Your Views

Some say there’s no need to probe broker/lender relationship…

Last week, the outgoing chief executive of the CML told Mortgage Strategy it was important for the FCA to examine the broker/lender relationship to stop questions being asked on the process. But some said there was nothing to look into…

Proc fees are pretty much at 2007 levels. I don’t think the regulator’s got a lot to investigate there; it’s not like brokers are getting rich off the relationship!

Perhaps the FCA would like to have a word instead about ‘direct’ deal pricing or retention incentives?

Stuart Gregory

…but others believe RDR-style rules would remove chance of bias

There is nothing wrong [with] direct pricing or retention incentives; it’s a commercial decision for lenders and any good advice would factor those in. If an adviser can’t compete it’s because their own proposition to clients isn’t strong enough.

Saying a commission ban is not appropriate is also questionable. I personally see nothing wrong with applying RDR-style remuneration rules to lending and insurance. It’s clearer, and removes the possibility for bias.

Daniel Leach

Survey on higher SVR costs is called a waste of time and money

Meanwhile, a report that found borrowers were paying more when moving from fixed mortgages onto SVRs was met with criticism…

I’m sorry, am I missing something? Someone’s just paid for a survey to confirm that borrowers’ rates go up after the end of the fixed period?

Surely a quick look at Mortgage Brain tells you this for all LTVs except 95 per cent (where it still goes up in the majority of products).

Then someone else comes out saying they are glad it’s been confirmed.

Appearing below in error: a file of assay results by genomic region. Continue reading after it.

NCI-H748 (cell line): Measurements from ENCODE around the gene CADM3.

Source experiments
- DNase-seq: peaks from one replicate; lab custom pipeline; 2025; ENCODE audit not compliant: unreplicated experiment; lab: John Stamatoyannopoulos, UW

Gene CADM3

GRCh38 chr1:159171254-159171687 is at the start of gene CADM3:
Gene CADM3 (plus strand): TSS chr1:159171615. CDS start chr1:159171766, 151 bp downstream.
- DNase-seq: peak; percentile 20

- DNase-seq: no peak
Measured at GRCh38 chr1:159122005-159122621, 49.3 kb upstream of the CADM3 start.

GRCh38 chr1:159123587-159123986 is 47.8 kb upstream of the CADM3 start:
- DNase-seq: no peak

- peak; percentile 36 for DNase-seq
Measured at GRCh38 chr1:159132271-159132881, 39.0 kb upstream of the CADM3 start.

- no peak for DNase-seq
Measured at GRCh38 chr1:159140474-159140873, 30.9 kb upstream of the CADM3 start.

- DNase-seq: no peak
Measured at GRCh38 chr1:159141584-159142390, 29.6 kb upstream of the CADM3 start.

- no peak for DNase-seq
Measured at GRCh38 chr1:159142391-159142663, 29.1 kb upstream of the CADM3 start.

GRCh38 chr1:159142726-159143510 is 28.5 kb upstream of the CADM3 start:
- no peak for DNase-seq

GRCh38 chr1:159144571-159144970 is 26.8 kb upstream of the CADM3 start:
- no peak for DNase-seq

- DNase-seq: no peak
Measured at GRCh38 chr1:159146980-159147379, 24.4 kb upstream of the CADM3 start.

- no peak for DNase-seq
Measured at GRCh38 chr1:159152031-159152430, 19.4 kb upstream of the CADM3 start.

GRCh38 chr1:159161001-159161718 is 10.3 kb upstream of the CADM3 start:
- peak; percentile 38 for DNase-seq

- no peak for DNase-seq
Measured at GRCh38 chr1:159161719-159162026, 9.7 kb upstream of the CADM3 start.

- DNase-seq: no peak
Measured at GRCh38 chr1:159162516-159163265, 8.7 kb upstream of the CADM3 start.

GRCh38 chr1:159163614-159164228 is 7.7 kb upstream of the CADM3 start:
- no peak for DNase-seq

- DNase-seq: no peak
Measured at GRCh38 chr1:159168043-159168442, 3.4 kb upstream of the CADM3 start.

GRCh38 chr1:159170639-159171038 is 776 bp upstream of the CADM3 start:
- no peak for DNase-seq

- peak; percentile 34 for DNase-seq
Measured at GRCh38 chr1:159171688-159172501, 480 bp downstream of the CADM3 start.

Then a call for lenders to tell customers it’s going to happen, which they already do.

Surely the story here is that somebody likes wasting money, not that the SVR is higher than the product rate in the majority of cases.


Election result will bring more uncertainty – but some good may arise

And of course the biggest news last week was the general election, which resulted in a hung parliament. Many believed this would cause a further slowdown in the housing industry, but some positives were found…

Given the unprecedented turn of events as the UK election results are announced, there will undoubtedly be an impact on the UK and London housing markets.

While it is most likely that the Conservative party will form a coalition with the DUP to create a working majority, the UK looks set to face an extended period of uncertainty – historically unattractive to inward investment.

However, as it does not appear possible for Labour to form a rainbow coalition with the other remaining parties, the uncertainty caused by a possible second EU referendum may have receded. In addition, the weakened position of the Conservative Party, in conjunction with a pro- ‘soft border’ DUP, would suggest that the UK will be on course for a softer Brexit.

This outcome may well be attractive both to institutions considering their position in the City of London and to international investors looking at the UK, particularly as global events such as the Trump-Russia affair and continuing destabilisation in the Middle East are causing even greater economic and political flux outside the UK.

Lauren Kemp